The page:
Mitchell’s Musings 9-11-17: More Thoughts of the Week

07 Sep 2017 3:09 PM | Daniel Mitchell (Administrator)

Mitchell’s Musings 9-11-17: More Thoughts of the Week


Daniel J.B. Mitchell


In a recent musing, I reflected on that week’s prior events.[1] Here is another such weekly reflection.


The Median Voter


Recently, California’s Democratic U.S. Senator Dianne Feinstein was booed by members of her own party for essentially saying that she hoped Trump would improve as a president. She has to make a decision soon on whether to run for another term in the U.S. Senate. At age 84, she may very well decide not to run, regardless of boos or praise. However, the folks who booed her seemed to have little sense of what a senator does. Here is one critic:


“We don’t need to work across the aisle. We don’t need bipartisanship. We don’t need compromise. What we need to do is fight,” said Pat Harris, a Studio City attorney and one of five little-known Democratic challengers who have opened committees to run against her.[2]


I trust that most LERA readers, with their backgrounds in negotiations and in working things out (if possible), will find such a sentiment anomalous. The problem is that California has all kinds of “interests” in Washington and with the federal government. It gets disaster aid when bad things happen. It gets a lot of Medicaid (Medi-Cal) funding. Etc., etc. (Do I really need to point these facts out?) So, yes, if you want to be a senator, you had better learn to compromise and to deal with folks with whom you disagree. It can’t just be fighting and nothing else.


“It’s time for Dianne Feinstein to go,” said Ben Becker, co-founder of San Francisco Berniecrats. “She’s not looking out for people of color and poor people, those who don’t have equal footing in Donald Trump’s America. Her argument for civility and bipartisanship will lead us down a very, very dark path with this current administration.”[3]


There is a major problem with the view above. It’s a simple example of Groupthink. Everyone Mr. Becker knows agrees with him, but he apparently doesn’t know a representative sample of the California electorate. Academic analysts like to look at the numbers, and we had an empirical test quite recently of where the median voter is in California. In the Democratic primary in June 2016, Hillary Clinton got 53.1%. Bernie Sanders got 46%. And, of course, these numbers don’t include Republicans who are roughly one fourth of registered voters, and who didn’t vote in the Democratic primary.[4] So the median California voter is not a “progressive” Berniecrat. In November 2016, for example, California voters rejected ending the death penalty in one ballot initiative. In fact voters supported another initiative that limited death penalty appeals. They liked the death penalty and thought it should be sped up.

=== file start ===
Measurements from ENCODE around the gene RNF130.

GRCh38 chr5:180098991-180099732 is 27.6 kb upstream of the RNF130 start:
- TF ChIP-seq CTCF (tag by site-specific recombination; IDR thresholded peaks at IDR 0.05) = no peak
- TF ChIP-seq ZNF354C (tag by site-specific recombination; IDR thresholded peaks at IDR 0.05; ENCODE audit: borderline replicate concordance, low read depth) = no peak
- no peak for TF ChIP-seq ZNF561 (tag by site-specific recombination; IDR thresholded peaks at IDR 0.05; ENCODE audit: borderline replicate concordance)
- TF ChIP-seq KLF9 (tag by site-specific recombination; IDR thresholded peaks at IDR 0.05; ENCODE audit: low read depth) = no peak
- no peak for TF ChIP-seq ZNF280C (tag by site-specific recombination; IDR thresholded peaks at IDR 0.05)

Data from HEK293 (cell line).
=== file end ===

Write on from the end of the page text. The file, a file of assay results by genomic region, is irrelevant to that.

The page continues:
So, yes, California as a state is generally more liberal than the rest of the U.S. But it is not where some folks think it is, politically. What has happened in California is that the Republican Party – as a party - has marginalized itself to the point that at a statewide level (which is what matters for U.S. Senate races), it is no longer competitive. (See the chart below.) And in the legislature, where local districts matter, it has too few seats to matter for most purposes.

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But all state primaries (except presidential) in California are non-partisan. Local primaries also are non-partisan. Everyone runs in the same primary regardless of party. Ultimately, candidates have to appeal to a wide audience. None of this proves that Dianne Feinstein should run again. But it does suggest that what California voters want (as opposed to what party “activists” want) is someone who knows the value of civility and compromise – as well as the ability to negotiate with those currently in authority on behalf of the state.


Madman Theory Once Again